Round Robin: Using Mulch and Compost

Notes from regional herb gardeners: Rob Proctor says he doesn't mulch--and he knows how much mulch you need too.


| August/September 1997



Denver, Colorado—During the question-and-answer period following one of my recent lectures, a woman asked me what I used for mulch. My reply, “I don’t mulch,” was greeted with as much outrage as if I’d announced that I perform the ritual sacrifice of kittens. “But you have to mulch!” she cried.

“Why?” I asked.

“Because,” she sputtered, “it’s ... it’s good for your plants.”

“Don’t my plants look healthy?” I countered.

The woman looked as if she suspected that I was in league with the devil. I went on to explain why I don’t mulch. Organic mulches such as bark nuggets or wood chips are gradually decomposed by soil microorganisms that take nitrogen from the soil to fuel the process—at the expense of surrounding plants. I once saw a garden that was mulched with 6 inches of wood shavings. Its owner couldn’t understand why the plants hadn’t grown an inch in three years. I suggested that he remove the mulch and apply fertilizer to his nitrogen-starved perennials. The results were dramatic.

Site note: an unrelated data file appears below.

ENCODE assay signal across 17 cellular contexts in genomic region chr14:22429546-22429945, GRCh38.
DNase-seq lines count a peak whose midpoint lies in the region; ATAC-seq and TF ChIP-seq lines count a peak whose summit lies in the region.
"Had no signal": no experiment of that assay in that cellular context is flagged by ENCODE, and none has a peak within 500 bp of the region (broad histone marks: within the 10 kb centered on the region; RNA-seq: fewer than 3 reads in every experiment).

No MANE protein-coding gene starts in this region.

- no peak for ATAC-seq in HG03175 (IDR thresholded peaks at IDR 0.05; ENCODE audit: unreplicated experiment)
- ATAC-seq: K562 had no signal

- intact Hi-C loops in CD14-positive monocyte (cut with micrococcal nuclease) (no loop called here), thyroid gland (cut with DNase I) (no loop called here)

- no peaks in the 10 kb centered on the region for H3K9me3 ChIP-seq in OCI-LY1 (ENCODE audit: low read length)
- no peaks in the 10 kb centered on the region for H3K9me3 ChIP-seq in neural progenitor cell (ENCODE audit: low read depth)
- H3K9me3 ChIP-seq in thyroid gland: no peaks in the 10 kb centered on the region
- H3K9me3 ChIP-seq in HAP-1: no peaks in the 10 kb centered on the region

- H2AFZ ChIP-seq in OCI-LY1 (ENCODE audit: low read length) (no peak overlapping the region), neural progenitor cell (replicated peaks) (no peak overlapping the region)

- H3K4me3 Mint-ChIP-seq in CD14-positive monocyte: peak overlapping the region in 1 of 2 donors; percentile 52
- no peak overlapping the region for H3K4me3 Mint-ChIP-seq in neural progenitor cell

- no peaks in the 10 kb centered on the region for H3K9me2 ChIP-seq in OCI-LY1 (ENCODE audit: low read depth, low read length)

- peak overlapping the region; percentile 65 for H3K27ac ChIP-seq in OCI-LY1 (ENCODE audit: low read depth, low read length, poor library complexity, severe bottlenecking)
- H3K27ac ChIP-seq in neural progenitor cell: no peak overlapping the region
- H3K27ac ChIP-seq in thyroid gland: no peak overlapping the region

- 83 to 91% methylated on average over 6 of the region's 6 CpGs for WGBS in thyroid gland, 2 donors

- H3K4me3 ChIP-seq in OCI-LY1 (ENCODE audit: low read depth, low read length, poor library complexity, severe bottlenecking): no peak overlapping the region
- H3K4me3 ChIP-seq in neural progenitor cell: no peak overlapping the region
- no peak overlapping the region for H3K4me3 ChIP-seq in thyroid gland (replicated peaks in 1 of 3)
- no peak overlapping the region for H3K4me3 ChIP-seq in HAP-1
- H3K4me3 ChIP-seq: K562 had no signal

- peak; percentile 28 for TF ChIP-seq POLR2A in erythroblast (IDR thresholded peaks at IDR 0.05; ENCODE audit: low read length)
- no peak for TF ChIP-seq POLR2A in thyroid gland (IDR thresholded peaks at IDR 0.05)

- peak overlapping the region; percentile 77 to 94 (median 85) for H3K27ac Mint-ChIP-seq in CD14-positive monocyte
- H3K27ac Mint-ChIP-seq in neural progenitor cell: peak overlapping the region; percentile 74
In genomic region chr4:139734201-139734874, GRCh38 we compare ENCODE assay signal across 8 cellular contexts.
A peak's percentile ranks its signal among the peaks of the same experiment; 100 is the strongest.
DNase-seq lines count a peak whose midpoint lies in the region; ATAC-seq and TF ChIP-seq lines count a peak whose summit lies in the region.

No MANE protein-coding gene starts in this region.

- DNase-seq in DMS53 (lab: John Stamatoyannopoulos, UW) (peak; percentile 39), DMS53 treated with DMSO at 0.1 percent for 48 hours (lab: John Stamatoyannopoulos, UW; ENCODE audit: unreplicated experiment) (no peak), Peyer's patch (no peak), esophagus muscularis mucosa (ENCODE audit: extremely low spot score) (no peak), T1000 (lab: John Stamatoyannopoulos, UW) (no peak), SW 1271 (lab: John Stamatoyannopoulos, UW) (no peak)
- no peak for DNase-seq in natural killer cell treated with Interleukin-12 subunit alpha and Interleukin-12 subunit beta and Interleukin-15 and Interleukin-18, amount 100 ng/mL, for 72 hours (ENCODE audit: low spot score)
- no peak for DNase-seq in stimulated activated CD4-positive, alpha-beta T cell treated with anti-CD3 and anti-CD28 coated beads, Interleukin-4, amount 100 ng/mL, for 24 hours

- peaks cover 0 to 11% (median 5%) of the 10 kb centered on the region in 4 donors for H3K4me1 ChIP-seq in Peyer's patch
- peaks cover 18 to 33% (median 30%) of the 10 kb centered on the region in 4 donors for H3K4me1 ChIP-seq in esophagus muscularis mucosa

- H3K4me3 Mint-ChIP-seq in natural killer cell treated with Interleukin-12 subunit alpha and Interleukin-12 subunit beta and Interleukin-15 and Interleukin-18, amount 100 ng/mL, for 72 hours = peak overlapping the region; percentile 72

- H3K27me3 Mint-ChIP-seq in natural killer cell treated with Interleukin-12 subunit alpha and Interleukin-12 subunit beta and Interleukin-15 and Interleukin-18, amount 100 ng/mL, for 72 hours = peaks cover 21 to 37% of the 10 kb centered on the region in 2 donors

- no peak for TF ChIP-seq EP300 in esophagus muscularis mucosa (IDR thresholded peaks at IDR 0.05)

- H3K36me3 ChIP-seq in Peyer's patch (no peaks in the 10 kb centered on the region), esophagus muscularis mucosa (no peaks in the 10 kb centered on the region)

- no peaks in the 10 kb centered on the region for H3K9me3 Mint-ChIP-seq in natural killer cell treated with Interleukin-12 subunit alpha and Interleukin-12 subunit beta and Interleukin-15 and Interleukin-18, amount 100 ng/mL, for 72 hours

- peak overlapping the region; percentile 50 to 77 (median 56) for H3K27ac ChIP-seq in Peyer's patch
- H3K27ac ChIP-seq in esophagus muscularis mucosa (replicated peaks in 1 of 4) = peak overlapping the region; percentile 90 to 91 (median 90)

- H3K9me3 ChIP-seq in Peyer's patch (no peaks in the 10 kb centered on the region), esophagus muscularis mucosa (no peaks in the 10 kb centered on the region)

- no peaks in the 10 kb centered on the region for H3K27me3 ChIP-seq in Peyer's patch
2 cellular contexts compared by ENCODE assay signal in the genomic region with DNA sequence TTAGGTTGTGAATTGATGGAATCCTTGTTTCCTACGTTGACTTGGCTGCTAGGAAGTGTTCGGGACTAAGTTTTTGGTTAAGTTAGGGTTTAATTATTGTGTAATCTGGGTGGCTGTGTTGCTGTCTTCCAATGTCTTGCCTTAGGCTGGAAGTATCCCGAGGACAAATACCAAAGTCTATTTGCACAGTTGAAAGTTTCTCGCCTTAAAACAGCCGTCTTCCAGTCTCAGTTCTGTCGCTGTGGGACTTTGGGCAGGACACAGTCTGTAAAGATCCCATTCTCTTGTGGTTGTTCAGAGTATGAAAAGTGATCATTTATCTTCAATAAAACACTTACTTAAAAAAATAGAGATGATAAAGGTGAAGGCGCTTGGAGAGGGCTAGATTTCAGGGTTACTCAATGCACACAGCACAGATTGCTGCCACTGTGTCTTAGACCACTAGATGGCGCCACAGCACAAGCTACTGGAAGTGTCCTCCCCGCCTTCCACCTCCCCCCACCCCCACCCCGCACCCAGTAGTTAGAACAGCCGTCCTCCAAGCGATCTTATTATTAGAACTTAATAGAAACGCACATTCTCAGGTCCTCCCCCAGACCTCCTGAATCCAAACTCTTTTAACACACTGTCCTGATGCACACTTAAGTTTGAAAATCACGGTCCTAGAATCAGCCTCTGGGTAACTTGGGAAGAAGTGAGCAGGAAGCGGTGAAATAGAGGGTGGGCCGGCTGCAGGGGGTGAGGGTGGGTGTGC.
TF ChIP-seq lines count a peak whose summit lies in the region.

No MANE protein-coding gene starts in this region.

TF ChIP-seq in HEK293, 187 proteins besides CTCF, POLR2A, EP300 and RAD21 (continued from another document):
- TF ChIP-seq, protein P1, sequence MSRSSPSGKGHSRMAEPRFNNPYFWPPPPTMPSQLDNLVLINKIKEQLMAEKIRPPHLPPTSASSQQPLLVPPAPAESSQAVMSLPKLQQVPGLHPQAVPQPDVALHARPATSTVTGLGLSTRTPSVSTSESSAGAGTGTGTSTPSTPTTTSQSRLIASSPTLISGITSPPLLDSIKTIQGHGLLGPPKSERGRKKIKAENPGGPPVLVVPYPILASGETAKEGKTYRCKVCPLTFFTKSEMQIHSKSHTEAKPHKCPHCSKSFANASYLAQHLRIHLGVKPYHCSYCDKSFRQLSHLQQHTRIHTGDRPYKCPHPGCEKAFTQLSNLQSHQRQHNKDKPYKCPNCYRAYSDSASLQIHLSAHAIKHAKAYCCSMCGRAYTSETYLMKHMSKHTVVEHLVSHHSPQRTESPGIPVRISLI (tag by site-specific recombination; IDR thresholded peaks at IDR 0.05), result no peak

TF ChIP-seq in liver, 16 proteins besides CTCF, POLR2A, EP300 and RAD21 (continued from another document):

I’m also staunchly opposed to using weed-barrier fabric or, worse, black plastic covered with big hunks of bark. Within a few years, these barriers are full of weeds that drift in with dust on top of the fabric or plastic.





elderberry, echinacea, bee hive

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